The Kathryn M. Buder Center at Washington University in St. Louis occupies the ancestral, traditional, and contemporary lands of the Osage Nation, Otoe-Missouria, Illinois Confederacy, Quapaw, Ho-Chunk, Miami and many other tribes as the custodians of the land where we reside, occupy, and call home.

We recognize their sovereignty was never ceded after unjust removal and encourage your own research on tribal removal, tribal sovereignty and the history of the land you reside.

We promote the inclusion of tribal history and the incorporation of contemporary thoughts and actions into your work.

In offering this land acknowledgement, we affirm and support Tribal sovereignty, history and experiences by elders past, present, and seven generations yet to come through their continued connection to this land.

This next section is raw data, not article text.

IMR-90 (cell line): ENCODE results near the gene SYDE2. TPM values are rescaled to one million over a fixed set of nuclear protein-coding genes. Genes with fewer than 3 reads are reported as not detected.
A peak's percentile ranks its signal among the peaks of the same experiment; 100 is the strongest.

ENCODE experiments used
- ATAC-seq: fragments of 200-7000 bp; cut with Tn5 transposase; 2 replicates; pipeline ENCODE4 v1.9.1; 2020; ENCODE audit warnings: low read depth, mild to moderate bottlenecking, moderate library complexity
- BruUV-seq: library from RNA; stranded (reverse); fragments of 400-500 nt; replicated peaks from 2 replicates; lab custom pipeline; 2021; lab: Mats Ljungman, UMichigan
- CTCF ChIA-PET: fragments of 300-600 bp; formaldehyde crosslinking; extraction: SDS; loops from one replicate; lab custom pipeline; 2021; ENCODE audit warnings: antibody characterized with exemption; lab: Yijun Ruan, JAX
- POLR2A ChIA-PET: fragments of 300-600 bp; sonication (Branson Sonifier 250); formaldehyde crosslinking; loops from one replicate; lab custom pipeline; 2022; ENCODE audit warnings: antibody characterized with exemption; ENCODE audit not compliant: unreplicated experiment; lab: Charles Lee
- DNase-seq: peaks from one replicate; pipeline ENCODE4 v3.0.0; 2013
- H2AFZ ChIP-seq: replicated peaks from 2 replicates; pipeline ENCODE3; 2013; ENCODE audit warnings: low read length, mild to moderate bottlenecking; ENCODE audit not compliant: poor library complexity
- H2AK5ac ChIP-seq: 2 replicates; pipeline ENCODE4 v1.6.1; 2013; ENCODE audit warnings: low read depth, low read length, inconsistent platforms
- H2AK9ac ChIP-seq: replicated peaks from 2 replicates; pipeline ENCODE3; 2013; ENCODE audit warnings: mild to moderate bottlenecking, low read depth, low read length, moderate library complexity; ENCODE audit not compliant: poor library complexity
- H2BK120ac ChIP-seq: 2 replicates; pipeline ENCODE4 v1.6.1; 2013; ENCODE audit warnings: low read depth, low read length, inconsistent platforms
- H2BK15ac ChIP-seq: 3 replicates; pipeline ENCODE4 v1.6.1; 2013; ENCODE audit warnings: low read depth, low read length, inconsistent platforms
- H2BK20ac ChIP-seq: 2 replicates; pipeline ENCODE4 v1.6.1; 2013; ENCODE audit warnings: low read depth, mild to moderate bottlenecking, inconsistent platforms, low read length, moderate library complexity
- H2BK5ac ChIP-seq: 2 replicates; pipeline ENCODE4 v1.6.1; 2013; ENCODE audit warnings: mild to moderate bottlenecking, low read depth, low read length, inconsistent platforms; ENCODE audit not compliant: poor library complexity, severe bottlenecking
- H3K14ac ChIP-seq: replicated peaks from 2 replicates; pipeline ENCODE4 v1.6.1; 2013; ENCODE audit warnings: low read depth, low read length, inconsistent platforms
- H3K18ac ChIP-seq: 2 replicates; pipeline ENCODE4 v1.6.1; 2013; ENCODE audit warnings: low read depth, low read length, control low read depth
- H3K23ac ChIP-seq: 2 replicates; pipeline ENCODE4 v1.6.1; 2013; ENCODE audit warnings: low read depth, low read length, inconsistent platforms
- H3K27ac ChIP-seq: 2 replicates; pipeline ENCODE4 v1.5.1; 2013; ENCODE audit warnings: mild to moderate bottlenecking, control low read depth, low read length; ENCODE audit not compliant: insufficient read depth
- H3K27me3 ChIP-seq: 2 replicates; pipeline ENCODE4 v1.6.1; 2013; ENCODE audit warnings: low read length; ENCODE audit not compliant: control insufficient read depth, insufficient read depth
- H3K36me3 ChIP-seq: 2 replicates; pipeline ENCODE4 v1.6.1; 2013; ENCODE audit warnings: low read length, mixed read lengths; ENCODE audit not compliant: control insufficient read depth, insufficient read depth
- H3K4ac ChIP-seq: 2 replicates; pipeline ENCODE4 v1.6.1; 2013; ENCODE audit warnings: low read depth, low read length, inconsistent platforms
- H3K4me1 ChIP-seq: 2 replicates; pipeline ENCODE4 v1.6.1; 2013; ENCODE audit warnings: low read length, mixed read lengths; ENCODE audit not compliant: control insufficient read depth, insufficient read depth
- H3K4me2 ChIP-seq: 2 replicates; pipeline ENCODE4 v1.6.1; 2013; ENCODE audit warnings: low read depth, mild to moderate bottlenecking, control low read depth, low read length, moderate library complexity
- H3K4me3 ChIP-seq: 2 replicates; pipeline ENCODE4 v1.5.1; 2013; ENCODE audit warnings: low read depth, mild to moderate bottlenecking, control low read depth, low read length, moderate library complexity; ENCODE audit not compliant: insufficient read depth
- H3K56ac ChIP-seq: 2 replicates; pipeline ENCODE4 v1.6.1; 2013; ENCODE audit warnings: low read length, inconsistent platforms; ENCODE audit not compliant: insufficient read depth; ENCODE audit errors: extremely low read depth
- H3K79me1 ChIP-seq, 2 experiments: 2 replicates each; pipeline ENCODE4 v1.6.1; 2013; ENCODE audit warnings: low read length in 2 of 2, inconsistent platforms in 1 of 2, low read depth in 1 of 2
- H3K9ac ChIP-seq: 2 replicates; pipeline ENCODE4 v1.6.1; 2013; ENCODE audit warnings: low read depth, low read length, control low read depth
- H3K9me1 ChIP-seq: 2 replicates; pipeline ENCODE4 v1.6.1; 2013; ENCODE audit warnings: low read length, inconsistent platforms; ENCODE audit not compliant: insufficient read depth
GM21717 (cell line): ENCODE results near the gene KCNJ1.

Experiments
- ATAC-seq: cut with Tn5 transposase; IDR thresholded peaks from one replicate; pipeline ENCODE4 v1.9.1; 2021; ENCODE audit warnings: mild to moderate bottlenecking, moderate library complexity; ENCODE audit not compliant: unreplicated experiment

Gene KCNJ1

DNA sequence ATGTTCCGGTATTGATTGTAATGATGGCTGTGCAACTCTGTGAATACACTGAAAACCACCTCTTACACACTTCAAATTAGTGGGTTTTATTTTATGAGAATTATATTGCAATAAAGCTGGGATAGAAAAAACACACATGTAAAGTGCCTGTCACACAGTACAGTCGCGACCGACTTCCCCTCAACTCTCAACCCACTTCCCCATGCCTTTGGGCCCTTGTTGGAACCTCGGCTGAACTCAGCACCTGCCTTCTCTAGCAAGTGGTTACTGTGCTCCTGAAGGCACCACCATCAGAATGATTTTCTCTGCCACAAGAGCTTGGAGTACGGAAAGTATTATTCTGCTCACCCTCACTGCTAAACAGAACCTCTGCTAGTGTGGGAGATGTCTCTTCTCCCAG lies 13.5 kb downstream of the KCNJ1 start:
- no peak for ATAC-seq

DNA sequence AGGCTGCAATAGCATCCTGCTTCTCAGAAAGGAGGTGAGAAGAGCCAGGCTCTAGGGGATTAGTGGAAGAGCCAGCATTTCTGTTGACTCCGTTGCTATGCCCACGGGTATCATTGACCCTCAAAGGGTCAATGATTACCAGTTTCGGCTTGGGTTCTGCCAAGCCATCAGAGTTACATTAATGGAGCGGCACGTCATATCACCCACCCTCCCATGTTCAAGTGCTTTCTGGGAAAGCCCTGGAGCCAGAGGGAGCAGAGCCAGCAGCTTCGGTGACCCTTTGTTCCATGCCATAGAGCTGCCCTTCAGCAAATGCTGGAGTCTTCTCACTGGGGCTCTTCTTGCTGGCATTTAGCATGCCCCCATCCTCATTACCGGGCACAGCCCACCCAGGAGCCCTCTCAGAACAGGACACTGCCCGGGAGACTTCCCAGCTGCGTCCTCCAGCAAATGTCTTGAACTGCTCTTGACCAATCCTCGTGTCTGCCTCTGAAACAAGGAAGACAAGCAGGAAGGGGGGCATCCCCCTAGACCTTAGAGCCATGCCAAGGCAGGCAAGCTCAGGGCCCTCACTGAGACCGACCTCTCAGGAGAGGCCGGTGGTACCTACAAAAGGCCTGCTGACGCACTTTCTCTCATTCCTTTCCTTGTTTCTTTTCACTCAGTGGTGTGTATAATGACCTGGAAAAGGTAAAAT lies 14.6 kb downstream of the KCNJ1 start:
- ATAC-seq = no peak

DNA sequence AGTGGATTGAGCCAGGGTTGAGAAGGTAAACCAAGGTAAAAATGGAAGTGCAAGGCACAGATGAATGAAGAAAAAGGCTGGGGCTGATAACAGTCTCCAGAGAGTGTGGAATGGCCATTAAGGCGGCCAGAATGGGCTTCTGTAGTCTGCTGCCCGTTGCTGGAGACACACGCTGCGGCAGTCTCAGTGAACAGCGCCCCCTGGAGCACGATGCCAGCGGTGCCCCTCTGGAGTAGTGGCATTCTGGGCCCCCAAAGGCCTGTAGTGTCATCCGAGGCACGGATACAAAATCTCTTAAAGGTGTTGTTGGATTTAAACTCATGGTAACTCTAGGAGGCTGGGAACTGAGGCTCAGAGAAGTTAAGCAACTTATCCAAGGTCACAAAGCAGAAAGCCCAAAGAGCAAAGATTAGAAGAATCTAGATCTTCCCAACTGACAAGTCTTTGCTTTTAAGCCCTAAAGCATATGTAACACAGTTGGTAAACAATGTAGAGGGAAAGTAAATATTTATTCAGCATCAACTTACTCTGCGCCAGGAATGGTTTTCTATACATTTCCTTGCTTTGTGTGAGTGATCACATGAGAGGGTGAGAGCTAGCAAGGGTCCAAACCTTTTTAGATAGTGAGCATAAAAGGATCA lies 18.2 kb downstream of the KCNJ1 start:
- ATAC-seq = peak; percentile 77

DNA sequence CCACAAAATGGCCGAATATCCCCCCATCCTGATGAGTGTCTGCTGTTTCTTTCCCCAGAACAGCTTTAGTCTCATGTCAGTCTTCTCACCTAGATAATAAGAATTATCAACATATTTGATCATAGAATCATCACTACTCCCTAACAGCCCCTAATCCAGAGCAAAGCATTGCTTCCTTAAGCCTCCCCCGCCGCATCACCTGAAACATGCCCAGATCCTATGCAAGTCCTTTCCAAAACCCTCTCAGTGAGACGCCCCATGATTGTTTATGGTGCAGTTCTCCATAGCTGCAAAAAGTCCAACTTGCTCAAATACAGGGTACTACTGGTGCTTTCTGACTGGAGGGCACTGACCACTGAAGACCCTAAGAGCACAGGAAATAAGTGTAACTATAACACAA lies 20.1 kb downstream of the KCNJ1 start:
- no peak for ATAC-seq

Land acknowledgements honor a place’s Indigenous people – past and present – and recognize the history that brought us to where we are today. They are meant to recognize how we have inadvertently benefited from the history of colonization, removal, and genocide of Indigenous people. Land acknowledgements are a starting point. They should not be the only way you recognize or support Indigenous communities and histories. Today, there are over 183,400 Native Americans living in the state.